Plans to convert more hard shoulders into permanent driving lanes to ease congestion should be scrapped amid safety fears, MPs have recommended.
The Government intends to expand motorway capacity by converting hundreds of miles of hard shoulder into permanent lanes, known as 'All lane running'.
But an inquiry by MPs on the Commons Transport Select Committee concluded the plan is too dangerous and has not been properly considered.
While current 'smart motorway' schemes have only used the hard shoulder at peak times or to deal with congestion, the new plans would permanently convert hard shoulders into traffic lanes to increase capacity for the 60% increase in motorway traffic forecasted by 2040.
Opening up hard shoulders to traffic is seen as a cheaper and less disruptive alternative to widening motorways with extra lanes.
But the report published on Thursday by the Transport Committee showed MPs did not agree with the Government that future schemes are just a logical extension of previous schemes, where hard shoulders were used during rush-hour congestion.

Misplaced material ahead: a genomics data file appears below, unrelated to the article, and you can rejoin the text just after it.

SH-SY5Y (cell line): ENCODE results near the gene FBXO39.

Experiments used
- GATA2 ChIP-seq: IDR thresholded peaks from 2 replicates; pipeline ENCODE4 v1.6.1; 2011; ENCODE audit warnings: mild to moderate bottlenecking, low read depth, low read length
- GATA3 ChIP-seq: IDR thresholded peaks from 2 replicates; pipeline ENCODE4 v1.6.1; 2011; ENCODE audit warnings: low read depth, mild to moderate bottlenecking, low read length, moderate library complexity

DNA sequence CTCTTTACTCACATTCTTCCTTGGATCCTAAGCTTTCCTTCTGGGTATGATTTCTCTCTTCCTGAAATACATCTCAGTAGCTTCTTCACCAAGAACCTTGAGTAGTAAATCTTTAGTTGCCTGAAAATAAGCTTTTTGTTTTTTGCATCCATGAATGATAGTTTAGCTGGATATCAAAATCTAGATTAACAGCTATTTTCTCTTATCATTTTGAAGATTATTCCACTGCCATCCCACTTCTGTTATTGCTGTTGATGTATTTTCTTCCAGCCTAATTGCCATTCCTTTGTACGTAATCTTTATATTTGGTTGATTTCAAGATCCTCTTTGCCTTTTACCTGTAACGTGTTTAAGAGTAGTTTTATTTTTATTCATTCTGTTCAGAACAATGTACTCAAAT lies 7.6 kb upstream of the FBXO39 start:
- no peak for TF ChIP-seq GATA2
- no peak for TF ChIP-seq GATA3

Chair of the Transport Select Committee, Louise Ellman MP, said: "The permanent removal of the hard shoulder is a dramatic change. All kinds of drivers, including the emergency services, are genuinely concerned about the risk this presents.
"It is undeniable that we need to find ways of dealing with traffic growth on the strategic network. But All Lane Running does not appear to us to be the safe, incremental change the Department wants us to think it is."
Plans are in place to permanently convert the hard shoulder into a traffic lane on around 300 miles of motorway, with 30 schemes proposed.
Edmund King, the AA president, agreed with MPs' concerns and said: "Breaking down on a motorway in a live running lane is every driver's worst fear.
"Right from the outset the AA raised substantive safety concerns, also voiced by our members, over the dangers of breaking down on a motorway without a hard shoulder or with an inadequate number and size of lay-bys.
"Whilst we need to increase capacity and reduce congestion we must ensure that we are not cutting corners which compromise safety just to reduce costs."
But a Department for Transport spokesman said: "All Lane Running roads are designed to be as safe as ordinary motorways. In the two All Lane Running sections on the M25, accidents were down 17% and casualty rates fell by 21% in the first year."
However, they confirmed they would be considering the Transport Select Committee's findings "carefully".